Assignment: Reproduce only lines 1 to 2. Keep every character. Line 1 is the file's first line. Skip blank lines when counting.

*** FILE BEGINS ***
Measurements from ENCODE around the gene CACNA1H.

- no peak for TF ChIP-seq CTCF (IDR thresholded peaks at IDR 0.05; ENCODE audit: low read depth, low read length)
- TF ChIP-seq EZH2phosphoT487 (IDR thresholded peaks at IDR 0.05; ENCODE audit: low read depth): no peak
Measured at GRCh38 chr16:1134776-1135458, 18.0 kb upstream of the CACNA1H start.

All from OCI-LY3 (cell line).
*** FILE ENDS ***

Measurements from ENCODE around the gene CACNA1H.

- no peak for TF ChIP-seq CTCF (IDR thresholded peaks at IDR 0.05; ENCODE audit: low read depth, low read length)